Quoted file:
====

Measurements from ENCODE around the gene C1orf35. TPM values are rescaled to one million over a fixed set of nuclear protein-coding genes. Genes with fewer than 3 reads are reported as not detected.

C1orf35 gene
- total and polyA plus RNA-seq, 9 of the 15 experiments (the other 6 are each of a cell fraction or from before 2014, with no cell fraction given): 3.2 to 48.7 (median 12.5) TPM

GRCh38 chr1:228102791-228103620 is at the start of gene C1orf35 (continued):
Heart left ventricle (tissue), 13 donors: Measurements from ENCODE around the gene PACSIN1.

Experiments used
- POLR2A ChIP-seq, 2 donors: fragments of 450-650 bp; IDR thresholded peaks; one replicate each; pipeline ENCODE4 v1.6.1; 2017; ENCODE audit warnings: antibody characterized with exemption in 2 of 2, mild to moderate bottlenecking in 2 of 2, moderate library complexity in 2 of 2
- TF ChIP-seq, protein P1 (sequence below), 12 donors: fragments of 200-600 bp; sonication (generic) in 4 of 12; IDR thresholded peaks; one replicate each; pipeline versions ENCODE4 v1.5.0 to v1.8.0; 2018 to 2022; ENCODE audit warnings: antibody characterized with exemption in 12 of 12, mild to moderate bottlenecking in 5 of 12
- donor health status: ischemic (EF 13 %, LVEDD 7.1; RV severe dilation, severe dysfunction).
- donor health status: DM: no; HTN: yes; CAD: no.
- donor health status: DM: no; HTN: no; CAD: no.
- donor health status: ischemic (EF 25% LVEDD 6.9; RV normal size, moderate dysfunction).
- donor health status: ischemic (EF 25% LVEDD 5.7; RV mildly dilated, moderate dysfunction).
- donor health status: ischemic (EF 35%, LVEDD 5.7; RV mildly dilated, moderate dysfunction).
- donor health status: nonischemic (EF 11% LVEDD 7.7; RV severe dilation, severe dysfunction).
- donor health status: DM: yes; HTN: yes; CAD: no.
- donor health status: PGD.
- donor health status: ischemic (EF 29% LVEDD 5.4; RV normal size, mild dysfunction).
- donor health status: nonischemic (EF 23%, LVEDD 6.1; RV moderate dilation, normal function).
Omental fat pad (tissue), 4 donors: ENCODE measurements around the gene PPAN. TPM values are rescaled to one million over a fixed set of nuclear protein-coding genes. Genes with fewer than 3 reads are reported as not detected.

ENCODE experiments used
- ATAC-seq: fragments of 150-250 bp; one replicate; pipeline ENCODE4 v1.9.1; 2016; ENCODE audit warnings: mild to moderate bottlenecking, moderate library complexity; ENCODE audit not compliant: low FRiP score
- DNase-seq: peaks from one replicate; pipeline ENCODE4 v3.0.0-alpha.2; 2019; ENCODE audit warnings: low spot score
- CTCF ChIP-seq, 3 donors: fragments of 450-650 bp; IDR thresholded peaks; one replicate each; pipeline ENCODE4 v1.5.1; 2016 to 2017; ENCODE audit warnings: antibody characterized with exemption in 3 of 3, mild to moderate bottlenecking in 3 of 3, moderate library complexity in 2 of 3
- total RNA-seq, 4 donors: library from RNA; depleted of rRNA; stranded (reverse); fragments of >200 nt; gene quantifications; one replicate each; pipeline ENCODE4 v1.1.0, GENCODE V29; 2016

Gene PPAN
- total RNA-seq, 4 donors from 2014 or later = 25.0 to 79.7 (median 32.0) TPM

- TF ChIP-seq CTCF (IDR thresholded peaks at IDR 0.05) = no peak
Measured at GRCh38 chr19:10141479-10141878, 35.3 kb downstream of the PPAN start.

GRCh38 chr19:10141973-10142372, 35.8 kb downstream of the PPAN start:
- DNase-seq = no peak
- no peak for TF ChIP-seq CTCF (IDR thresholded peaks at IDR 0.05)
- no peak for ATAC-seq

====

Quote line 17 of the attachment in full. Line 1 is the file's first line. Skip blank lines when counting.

- donor health status: PGD.